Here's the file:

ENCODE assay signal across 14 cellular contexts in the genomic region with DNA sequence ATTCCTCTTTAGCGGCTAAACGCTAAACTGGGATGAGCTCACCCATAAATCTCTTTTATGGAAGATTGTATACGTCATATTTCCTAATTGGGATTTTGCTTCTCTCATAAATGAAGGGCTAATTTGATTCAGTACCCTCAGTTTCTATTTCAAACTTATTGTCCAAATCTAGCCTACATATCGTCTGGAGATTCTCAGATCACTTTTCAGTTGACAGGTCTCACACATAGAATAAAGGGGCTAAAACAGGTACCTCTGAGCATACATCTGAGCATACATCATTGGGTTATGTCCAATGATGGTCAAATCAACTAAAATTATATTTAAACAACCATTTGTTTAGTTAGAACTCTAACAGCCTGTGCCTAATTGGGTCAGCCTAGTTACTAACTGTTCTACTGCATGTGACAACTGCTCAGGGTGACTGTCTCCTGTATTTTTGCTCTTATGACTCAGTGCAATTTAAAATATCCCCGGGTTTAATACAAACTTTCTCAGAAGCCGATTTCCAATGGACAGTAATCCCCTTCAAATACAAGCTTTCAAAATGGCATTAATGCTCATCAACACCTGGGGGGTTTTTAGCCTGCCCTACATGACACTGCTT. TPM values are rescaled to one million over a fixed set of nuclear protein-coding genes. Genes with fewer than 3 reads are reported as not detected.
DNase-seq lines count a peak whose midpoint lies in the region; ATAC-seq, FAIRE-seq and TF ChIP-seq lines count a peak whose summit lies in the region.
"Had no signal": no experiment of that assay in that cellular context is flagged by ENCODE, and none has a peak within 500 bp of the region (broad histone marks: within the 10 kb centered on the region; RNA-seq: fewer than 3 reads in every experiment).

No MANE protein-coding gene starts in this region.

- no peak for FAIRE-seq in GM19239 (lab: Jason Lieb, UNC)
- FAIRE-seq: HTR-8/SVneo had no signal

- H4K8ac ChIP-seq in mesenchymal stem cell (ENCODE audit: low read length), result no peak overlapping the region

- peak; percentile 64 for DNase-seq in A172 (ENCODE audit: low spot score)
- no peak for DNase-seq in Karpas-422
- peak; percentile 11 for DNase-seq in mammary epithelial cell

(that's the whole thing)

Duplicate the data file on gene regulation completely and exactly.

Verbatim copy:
ENCODE assay signal across 14 cellular contexts in the genomic region with DNA sequence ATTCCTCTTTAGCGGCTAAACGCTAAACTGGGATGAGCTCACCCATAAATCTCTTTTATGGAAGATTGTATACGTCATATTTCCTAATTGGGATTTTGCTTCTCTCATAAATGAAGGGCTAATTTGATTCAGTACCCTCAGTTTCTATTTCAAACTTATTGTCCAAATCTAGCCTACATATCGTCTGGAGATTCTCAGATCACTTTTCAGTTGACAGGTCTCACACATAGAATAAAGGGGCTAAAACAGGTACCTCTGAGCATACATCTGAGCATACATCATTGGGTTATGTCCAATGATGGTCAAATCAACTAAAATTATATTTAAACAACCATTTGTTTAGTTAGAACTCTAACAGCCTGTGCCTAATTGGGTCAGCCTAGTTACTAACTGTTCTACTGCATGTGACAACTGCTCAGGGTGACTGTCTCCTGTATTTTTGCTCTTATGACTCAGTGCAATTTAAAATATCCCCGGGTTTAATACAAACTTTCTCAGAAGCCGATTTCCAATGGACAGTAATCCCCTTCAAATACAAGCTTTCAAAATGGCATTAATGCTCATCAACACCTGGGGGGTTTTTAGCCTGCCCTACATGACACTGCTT. TPM values are rescaled to one million over a fixed set of nuclear protein-coding genes. Genes with fewer than 3 reads are reported as not detected.
DNase-seq lines count a peak whose midpoint lies in the region; ATAC-seq, FAIRE-seq and TF ChIP-seq lines count a peak whose summit lies in the region.
"Had no signal": no experiment of that assay in that cellular context is flagged by ENCODE, and none has a peak within 500 bp of the region (broad histone marks: within the 10 kb centered on the region; RNA-seq: fewer than 3 reads in every experiment).

No MANE protein-coding gene starts in this region.

- no peak for FAIRE-seq in GM19239 (lab: Jason Lieb, UNC)
- FAIRE-seq: HTR-8/SVneo had no signal

- H4K8ac ChIP-seq in mesenchymal stem cell (ENCODE audit: low read length), result no peak overlapping the region

- peak; percentile 64 for DNase-seq in A172 (ENCODE audit: low spot score)
- no peak for DNase-seq in Karpas-422
- peak; percentile 11 for DNase-seq in mammary epithelial cell